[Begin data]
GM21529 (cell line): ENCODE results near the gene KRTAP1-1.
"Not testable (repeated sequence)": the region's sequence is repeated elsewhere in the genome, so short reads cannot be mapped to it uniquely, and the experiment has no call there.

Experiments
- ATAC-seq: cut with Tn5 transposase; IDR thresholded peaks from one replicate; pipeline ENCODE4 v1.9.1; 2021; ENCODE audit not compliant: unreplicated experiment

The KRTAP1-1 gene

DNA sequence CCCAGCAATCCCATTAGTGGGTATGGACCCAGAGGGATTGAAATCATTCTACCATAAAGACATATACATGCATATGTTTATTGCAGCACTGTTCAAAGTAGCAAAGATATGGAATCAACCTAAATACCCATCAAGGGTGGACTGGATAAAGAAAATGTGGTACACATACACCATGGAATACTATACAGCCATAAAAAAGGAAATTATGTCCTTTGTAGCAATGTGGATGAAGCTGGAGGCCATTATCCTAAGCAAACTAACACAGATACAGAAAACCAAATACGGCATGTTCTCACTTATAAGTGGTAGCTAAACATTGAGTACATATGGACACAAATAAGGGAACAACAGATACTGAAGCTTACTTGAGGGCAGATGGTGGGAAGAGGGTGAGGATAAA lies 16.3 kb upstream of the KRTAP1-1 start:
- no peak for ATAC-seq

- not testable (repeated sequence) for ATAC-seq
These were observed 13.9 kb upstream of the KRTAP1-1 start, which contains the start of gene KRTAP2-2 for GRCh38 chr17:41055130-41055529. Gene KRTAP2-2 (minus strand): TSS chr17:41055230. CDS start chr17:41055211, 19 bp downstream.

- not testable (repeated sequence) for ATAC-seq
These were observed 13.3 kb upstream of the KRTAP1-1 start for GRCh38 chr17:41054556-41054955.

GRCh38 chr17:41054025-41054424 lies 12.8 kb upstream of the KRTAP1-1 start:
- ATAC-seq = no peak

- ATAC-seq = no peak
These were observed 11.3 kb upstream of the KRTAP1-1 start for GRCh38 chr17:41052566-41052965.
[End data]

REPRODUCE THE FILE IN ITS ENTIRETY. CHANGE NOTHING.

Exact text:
GM21529 (cell line): ENCODE results near the gene KRTAP1-1.
"Not testable (repeated sequence)": the region's sequence is repeated elsewhere in the genome, so short reads cannot be mapped to it uniquely, and the experiment has no call there.

Experiments
- ATAC-seq: cut with Tn5 transposase; IDR thresholded peaks from one replicate; pipeline ENCODE4 v1.9.1; 2021; ENCODE audit not compliant: unreplicated experiment

The KRTAP1-1 gene

DNA sequence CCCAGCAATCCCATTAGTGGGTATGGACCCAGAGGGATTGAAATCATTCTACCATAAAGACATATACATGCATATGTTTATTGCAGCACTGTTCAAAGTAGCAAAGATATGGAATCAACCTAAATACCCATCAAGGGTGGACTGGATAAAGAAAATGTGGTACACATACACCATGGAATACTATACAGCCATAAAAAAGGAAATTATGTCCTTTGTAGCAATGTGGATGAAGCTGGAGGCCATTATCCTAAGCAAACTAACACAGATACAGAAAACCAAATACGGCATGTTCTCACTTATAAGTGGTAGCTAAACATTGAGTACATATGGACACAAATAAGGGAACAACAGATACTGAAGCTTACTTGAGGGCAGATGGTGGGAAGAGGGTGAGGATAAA lies 16.3 kb upstream of the KRTAP1-1 start:
- no peak for ATAC-seq

- not testable (repeated sequence) for ATAC-seq
These were observed 13.9 kb upstream of the KRTAP1-1 start, which contains the start of gene KRTAP2-2 for GRCh38 chr17:41055130-41055529. Gene KRTAP2-2 (minus strand): TSS chr17:41055230. CDS start chr17:41055211, 19 bp downstream.

- not testable (repeated sequence) for ATAC-seq
These were observed 13.3 kb upstream of the KRTAP1-1 start for GRCh38 chr17:41054556-41054955.

GRCh38 chr17:41054025-41054424 lies 12.8 kb upstream of the KRTAP1-1 start:
- ATAC-seq = no peak

- ATAC-seq = no peak
These were observed 11.3 kb upstream of the KRTAP1-1 start for GRCh38 chr17:41052566-41052965.